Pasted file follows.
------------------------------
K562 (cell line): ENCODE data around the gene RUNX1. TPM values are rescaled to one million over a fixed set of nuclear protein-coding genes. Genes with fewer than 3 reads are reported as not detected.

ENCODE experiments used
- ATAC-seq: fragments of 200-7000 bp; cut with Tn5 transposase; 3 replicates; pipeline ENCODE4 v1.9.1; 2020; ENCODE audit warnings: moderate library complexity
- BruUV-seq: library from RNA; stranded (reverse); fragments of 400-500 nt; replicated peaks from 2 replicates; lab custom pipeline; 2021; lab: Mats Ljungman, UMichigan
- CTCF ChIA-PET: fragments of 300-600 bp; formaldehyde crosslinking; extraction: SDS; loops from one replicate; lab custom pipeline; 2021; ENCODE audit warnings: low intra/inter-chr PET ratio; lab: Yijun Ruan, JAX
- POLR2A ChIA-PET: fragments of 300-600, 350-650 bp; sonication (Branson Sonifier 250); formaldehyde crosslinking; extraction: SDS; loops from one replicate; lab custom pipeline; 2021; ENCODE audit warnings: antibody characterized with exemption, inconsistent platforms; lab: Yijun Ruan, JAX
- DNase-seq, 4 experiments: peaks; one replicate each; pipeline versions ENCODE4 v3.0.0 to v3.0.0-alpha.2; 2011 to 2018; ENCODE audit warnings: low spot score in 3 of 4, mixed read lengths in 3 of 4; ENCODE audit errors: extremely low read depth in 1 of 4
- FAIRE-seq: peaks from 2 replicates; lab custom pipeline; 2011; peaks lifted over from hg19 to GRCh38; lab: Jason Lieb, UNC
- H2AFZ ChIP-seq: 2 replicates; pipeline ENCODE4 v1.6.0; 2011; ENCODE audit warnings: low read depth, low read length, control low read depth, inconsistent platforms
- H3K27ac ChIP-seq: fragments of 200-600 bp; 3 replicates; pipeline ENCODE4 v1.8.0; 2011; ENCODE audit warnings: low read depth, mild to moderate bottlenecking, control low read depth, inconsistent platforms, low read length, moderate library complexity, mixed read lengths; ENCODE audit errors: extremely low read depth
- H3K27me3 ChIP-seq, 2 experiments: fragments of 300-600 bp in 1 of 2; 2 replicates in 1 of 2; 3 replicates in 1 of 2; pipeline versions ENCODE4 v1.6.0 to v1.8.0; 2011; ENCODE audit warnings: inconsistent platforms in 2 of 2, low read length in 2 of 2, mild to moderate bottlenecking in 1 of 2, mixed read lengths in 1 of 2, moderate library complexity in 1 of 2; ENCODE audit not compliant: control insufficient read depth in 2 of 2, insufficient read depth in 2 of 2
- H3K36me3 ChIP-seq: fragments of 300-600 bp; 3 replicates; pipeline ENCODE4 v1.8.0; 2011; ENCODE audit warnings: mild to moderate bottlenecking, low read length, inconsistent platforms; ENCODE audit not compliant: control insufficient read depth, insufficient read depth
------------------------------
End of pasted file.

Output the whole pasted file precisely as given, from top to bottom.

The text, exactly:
K562 (cell line): ENCODE data around the gene RUNX1. TPM values are rescaled to one million over a fixed set of nuclear protein-coding genes. Genes with fewer than 3 reads are reported as not detected.

ENCODE experiments used
- ATAC-seq: fragments of 200-7000 bp; cut with Tn5 transposase; 3 replicates; pipeline ENCODE4 v1.9.1; 2020; ENCODE audit warnings: moderate library complexity
- BruUV-seq: library from RNA; stranded (reverse); fragments of 400-500 nt; replicated peaks from 2 replicates; lab custom pipeline; 2021; lab: Mats Ljungman, UMichigan
- CTCF ChIA-PET: fragments of 300-600 bp; formaldehyde crosslinking; extraction: SDS; loops from one replicate; lab custom pipeline; 2021; ENCODE audit warnings: low intra/inter-chr PET ratio; lab: Yijun Ruan, JAX
- POLR2A ChIA-PET: fragments of 300-600, 350-650 bp; sonication (Branson Sonifier 250); formaldehyde crosslinking; extraction: SDS; loops from one replicate; lab custom pipeline; 2021; ENCODE audit warnings: antibody characterized with exemption, inconsistent platforms; lab: Yijun Ruan, JAX
- DNase-seq, 4 experiments: peaks; one replicate each; pipeline versions ENCODE4 v3.0.0 to v3.0.0-alpha.2; 2011 to 2018; ENCODE audit warnings: low spot score in 3 of 4, mixed read lengths in 3 of 4; ENCODE audit errors: extremely low read depth in 1 of 4
- FAIRE-seq: peaks from 2 replicates; lab custom pipeline; 2011; peaks lifted over from hg19 to GRCh38; lab: Jason Lieb, UNC
- H2AFZ ChIP-seq: 2 replicates; pipeline ENCODE4 v1.6.0; 2011; ENCODE audit warnings: low read depth, low read length, control low read depth, inconsistent platforms
- H3K27ac ChIP-seq: fragments of 200-600 bp; 3 replicates; pipeline ENCODE4 v1.8.0; 2011; ENCODE audit warnings: low read depth, mild to moderate bottlenecking, control low read depth, inconsistent platforms, low read length, moderate library complexity, mixed read lengths; ENCODE audit errors: extremely low read depth
- H3K27me3 ChIP-seq, 2 experiments: fragments of 300-600 bp in 1 of 2; 2 replicates in 1 of 2; 3 replicates in 1 of 2; pipeline versions ENCODE4 v1.6.0 to v1.8.0; 2011; ENCODE audit warnings: inconsistent platforms in 2 of 2, low read length in 2 of 2, mild to moderate bottlenecking in 1 of 2, mixed read lengths in 1 of 2, moderate library complexity in 1 of 2; ENCODE audit not compliant: control insufficient read depth in 2 of 2, insufficient read depth in 2 of 2
- H3K36me3 ChIP-seq: fragments of 300-600 bp; 3 replicates; pipeline ENCODE4 v1.8.0; 2011; ENCODE audit warnings: mild to moderate bottlenecking, low read length, inconsistent platforms; ENCODE audit not compliant: control insufficient read depth, insufficient read depth